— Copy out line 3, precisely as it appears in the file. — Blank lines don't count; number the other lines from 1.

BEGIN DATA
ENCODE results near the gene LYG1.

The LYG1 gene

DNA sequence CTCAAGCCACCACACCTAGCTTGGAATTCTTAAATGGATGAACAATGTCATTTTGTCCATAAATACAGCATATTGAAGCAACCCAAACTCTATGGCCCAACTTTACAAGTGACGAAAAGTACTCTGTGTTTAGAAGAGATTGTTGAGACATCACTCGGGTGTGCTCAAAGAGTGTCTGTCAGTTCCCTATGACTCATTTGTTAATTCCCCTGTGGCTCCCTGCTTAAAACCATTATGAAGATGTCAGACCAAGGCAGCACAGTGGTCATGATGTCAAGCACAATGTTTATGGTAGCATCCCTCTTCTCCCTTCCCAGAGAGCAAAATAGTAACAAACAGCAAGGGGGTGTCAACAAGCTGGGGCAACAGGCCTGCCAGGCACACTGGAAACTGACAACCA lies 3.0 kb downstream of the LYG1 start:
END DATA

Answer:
DNA sequence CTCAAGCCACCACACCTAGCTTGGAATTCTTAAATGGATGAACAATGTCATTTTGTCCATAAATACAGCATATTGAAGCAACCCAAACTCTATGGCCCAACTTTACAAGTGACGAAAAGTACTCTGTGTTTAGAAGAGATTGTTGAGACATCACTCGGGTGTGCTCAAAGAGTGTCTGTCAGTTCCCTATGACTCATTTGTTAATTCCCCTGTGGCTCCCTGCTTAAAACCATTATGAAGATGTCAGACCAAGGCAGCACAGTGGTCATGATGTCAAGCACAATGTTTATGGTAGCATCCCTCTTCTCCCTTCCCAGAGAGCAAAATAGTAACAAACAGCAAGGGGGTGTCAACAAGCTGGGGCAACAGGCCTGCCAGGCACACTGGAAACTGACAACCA lies 3.0 kb downstream of the LYG1 start: